Ejections possible after defenseless hits in college football this season

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GREENSBORO, N.C. -- They are the kind of hits that get airtime on "SportsCenter" and earn players reputations as fearsome defenders.

Next season, they also could be the hits that get a player kicked out of the game.

In March, the NCAA approved a rule change that would add an automatic ejection for any defender flagged for targeting a defenseless player above the shoulders.

"Just coming in to blow that guy up is no longer a part of the game," said Doug Rhoads, the Atlantic Coast Conference's coordinator of football officials, at the league's media days Monday.

Rhoads outlined two different types of hits that would cause a player to be ejected, in addition to the standard 15-yard penalty. The first is any tackle where the defender initiates contact with the top, or "crown," of his helmet. The second is any hit where the defender makes contact with a defenseless player above the shoulders.

Officials automatically will go to video review for any ejection, but must find "indisputable evidence beyond all doubt" that the hit was clean to re-instate an ejected player.

Furthermore, if a player is ejected in the second half of any game, he also must sit out the first half of his team's next game.

While the ACC coaches appreciated the effort to improve player safety, most also were wary of how the new ejection rule would be applied.

"It doesn't concern me that I think we're doing the right thing to try and take care of players," Boston College coach Steve Addazio said. "Having said that, I think that, like everything else, when there's change, it's hard. There's going to be guys ejected, I'm guessing. It's hard sometimes to be exact with that. I'm sure there'll be some really controversial moments through the season."

Miami coach Al Golden said he would be in favor of the league reviewing questionable hits on the day after games and applying any suspensions toward the following week. Instead, Rhoads said the mantra preached to officials this season is, "When in question, it's a foul."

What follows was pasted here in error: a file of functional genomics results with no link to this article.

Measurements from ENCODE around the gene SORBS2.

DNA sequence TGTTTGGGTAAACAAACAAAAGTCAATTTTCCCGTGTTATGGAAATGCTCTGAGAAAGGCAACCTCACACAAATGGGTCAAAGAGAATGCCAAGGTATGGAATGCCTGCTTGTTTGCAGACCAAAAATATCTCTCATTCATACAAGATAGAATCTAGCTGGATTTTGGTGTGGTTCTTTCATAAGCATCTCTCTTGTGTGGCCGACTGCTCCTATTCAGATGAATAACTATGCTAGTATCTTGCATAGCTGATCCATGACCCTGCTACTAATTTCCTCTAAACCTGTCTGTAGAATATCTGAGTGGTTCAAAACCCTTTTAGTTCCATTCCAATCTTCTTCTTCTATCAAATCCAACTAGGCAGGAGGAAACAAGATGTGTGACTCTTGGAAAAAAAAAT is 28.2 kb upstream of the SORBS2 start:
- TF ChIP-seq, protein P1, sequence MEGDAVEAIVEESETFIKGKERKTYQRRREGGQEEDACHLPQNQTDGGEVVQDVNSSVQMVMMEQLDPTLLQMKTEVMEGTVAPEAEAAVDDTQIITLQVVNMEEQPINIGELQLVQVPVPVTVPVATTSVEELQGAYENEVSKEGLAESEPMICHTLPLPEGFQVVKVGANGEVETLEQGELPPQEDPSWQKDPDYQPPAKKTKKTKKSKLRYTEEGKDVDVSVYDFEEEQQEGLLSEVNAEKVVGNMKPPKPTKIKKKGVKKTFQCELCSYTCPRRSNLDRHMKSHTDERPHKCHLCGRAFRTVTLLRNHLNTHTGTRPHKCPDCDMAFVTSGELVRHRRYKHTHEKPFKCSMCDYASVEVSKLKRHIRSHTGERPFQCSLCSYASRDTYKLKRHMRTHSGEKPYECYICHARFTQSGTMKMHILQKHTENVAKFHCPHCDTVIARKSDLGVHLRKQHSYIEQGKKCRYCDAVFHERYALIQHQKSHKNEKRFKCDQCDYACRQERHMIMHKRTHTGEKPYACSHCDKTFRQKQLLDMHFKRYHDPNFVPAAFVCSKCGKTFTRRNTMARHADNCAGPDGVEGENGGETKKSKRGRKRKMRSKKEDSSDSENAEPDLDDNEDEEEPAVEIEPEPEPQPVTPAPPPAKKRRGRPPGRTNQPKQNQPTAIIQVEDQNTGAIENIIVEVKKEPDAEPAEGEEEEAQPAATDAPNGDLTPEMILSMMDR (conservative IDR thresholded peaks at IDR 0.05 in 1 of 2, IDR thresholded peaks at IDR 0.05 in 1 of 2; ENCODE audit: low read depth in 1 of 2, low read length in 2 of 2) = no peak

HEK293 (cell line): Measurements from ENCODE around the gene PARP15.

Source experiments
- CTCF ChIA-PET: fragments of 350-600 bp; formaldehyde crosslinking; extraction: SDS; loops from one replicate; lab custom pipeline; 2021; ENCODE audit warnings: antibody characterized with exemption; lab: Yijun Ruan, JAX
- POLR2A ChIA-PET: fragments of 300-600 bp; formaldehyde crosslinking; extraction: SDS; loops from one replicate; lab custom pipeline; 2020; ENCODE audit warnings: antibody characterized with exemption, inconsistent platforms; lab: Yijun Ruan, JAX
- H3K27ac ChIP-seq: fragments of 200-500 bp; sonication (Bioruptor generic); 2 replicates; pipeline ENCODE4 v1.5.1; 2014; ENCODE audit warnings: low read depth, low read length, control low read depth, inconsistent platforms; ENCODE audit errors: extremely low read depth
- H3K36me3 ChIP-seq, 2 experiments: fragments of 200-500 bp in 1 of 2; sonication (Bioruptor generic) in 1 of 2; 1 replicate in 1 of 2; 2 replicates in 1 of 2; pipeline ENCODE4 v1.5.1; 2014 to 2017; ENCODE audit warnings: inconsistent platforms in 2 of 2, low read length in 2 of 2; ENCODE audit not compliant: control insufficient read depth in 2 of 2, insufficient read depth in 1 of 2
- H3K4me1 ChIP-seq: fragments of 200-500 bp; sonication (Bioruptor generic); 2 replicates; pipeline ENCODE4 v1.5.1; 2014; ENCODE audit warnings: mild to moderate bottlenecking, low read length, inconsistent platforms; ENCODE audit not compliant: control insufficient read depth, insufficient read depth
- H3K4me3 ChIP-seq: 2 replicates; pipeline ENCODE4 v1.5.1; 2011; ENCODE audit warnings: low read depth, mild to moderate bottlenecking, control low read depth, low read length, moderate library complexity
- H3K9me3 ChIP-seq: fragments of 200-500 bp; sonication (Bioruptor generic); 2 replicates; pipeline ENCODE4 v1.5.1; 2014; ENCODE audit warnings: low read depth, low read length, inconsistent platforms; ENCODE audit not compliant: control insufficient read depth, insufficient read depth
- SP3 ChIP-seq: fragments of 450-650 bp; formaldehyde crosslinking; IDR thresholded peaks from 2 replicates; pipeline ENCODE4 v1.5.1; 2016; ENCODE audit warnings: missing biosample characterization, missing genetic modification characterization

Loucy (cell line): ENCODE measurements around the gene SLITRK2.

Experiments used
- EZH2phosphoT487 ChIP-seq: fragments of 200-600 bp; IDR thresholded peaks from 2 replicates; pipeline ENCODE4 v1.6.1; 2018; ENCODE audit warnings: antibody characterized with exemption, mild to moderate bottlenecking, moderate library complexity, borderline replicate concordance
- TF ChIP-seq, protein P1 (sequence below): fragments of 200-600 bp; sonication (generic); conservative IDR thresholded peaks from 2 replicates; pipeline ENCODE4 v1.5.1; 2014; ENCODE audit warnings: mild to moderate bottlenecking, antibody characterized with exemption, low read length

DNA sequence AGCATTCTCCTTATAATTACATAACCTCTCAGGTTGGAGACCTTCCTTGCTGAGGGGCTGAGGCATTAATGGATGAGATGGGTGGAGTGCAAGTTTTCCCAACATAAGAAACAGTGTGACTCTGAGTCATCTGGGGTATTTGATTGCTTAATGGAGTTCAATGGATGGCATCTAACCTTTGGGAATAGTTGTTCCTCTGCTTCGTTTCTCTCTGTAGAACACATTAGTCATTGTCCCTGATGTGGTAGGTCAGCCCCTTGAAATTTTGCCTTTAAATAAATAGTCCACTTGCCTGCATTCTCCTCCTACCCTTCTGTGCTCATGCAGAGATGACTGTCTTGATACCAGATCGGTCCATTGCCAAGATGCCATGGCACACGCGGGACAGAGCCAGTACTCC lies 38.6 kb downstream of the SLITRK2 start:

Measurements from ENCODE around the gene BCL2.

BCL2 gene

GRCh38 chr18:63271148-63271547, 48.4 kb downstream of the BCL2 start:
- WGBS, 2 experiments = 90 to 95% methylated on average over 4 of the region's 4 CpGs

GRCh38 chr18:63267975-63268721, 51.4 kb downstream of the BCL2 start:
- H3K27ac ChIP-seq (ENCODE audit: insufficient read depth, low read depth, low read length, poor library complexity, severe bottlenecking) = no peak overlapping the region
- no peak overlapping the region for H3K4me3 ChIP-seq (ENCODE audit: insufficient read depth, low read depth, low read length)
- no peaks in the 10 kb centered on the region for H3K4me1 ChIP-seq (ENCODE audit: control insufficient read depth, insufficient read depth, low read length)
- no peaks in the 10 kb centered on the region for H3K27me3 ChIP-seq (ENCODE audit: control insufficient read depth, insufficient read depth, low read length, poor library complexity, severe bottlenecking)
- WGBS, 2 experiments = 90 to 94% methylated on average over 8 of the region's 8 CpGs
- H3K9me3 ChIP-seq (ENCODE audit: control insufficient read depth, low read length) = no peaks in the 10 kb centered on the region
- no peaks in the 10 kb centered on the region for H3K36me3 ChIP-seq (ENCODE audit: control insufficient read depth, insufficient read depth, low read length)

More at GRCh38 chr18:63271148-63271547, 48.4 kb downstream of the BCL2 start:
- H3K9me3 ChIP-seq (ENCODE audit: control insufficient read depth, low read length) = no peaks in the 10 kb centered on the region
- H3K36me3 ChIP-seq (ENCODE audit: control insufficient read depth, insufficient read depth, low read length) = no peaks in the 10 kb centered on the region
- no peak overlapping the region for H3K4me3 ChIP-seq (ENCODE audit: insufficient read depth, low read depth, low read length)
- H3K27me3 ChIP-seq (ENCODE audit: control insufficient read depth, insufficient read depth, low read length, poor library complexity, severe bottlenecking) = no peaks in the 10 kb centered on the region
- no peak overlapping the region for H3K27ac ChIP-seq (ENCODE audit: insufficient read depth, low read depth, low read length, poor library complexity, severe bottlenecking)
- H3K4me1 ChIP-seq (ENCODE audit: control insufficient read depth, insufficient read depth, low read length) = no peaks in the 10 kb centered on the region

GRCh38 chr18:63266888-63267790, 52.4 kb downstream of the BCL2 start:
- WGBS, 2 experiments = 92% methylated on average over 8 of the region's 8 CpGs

Even upon review, the burden of proof is on finding indisputable evidence that the play was not a penalty. On plays that can come down to a matter of inches or when available video angles may not provide sufficient evidence, that standard can be hard to match.

"These windows for these kids are so small," Golden said. "You work year-round and you only get 12, 14 games and we might take one? To take a game from someone like that, if we make one error, that's one too many."

North Carolina coach Larry Fedora also questioned the unintended consequences of the new rule.

He wondered if, in an effort to avoid ejection, players could start aiming too low and targeting the knees of offensive players.

"I would prefer that [I get hit in the shoulders] as a wide receiver when I played, believe me," said Fedora, who played for Division III Austin College in Texas from 1981-84. "If you actually go through my shoulders and get my head, well then you do. But I don't want you taking my knees out."

Pitt coach Paul Chryst was one of several coaches who said they would make tackling form an extra point of emphasis this fall to avoid any costly ejections in big games. Addazio noted that he would make sure to have officials on hand at as many practices as possible to make sure he and his staff teaches proper technique.

While it might cause some heartburn in the short term, Chryst agreed that player safety ultimately wins out.

"You're wondering and therefore it makes people nervous how it's going to be called or enforced," Chryst said. "But not one hesitation, we all know why and we want that.

"They're more than just a name on the back with a number. You know these kids and care about them."

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Sam Werner: swerner@post-gazette.com and Twitter @SWernerPG.


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